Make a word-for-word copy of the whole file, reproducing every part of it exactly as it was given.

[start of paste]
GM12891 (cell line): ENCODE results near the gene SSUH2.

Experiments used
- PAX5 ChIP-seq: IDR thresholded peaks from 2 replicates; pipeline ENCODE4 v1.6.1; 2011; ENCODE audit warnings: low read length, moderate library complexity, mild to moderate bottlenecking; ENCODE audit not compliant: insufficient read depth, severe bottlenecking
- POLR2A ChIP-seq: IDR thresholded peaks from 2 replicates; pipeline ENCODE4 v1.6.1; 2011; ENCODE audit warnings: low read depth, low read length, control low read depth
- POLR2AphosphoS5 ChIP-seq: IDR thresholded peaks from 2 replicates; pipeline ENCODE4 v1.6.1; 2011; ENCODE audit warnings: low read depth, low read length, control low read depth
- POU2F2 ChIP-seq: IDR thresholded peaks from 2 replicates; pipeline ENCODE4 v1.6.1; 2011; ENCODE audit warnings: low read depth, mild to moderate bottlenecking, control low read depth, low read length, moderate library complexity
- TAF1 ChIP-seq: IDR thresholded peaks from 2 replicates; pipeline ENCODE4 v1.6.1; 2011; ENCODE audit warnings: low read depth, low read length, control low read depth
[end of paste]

GM12891 (cell line): ENCODE results near the gene SSUH2.

Experiments used
- PAX5 ChIP-seq: IDR thresholded peaks from 2 replicates; pipeline ENCODE4 v1.6.1; 2011; ENCODE audit warnings: low read length, moderate library complexity, mild to moderate bottlenecking; ENCODE audit not compliant: insufficient read depth, severe bottlenecking
- POLR2A ChIP-seq: IDR thresholded peaks from 2 replicates; pipeline ENCODE4 v1.6.1; 2011; ENCODE audit warnings: low read depth, low read length, control low read depth
- POLR2AphosphoS5 ChIP-seq: IDR thresholded peaks from 2 replicates; pipeline ENCODE4 v1.6.1; 2011; ENCODE audit warnings: low read depth, low read length, control low read depth
- POU2F2 ChIP-seq: IDR thresholded peaks from 2 replicates; pipeline ENCODE4 v1.6.1; 2011; ENCODE audit warnings: low read depth, mild to moderate bottlenecking, control low read depth, low read length, moderate library complexity
- TAF1 ChIP-seq: IDR thresholded peaks from 2 replicates; pipeline ENCODE4 v1.6.1; 2011; ENCODE audit warnings: low read depth, low read length, control low read depth